Sutro Baths circa 1896
On March 14, 1896 the Sutro Baths were opened to the public as the world's largest indoor swimming pool establishment. The Baths were built on the sleepy western side of San Francisco by wealthy entrepreneur and former mayor of San Francisco (1894-1896), Adolph Sutro. The vast glass, iron, wood, and reinforced concrete structure was mostly hidden, and filled a small beach inlet below the Cliff House, also owned by Adolph Sutro at the time. Both the Cliff House and the former Baths site are now a part of the Golden Gate National Recreation Area and operated by the United States National Park Service.
The Sutro Baths were a large, privately owned swimming pool complex in San Francisco, built in the late 19th century. The building housing the baths burned down in 1966 and was abandoned. The ruins may still be visited.
The Sutro Baths ruins today in the foreground, with The Cliff House in the background
A visitor to the Baths not only had a choice of 7 different swimming pools - one fresh water and six salt water baths ranging in temperatures - but could also visit a museum displaying Sutro's large and varied personal collection of artifacts from his travels, a concert hall, seating for 8.000, and, at one time, an ice skating rink. During high tides, water would flow directly into the pools from the nearby ocean, recycling the 2 million US gallons (7.600m³) of water in about an hour. During low tides, a powerful turbine water pump, built inside a cave at sea level, could be switched on from a control room and could fill the tanks at a rate of 6.000 US gallons a minute (380 L/s), recycling all the water in five hours. The baths were once serviced by a rail line, the Ferries and Cliff House Railroad, which ran along the cliffs of Lands End overlooking the Golden Gate. The route ran from the baths to a terminal at California Street and Central Avenue (now Presidio Avenue).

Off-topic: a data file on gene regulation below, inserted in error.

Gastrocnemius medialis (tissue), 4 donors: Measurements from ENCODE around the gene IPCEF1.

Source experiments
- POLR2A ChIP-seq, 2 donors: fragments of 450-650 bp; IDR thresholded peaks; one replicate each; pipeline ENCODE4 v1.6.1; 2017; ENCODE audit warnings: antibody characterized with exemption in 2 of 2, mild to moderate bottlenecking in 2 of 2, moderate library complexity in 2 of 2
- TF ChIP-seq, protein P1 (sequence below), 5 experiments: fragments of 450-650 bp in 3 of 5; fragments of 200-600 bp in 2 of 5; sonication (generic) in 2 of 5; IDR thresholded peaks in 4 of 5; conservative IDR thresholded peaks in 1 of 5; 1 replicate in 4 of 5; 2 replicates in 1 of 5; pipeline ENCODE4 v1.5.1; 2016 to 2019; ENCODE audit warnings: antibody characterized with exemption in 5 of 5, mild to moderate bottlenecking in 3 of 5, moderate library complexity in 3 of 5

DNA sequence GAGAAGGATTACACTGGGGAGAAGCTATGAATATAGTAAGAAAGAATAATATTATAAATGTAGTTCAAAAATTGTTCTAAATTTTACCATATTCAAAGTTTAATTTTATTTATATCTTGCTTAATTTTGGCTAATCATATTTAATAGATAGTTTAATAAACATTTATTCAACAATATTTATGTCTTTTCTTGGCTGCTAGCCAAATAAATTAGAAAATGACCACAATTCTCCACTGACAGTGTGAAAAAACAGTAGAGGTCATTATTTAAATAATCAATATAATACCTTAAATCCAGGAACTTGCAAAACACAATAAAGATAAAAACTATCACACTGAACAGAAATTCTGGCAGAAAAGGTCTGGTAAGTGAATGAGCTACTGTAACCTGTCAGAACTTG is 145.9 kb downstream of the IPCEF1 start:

The baths struggled for years, mostly due to the very high operating and maintenance costs, and eventually closed. A fire destroyed the building in 1966 shortly after, while in the process of being demolished. All that remains of the site are concrete walls, blocked off stairs and passageways, and a tunnel with a deep crevice in the middle. The Sutro Bath ruins are open to the public, but a warning sign advises strict caution, as visitors have been swept off by large waves and drowned at the site.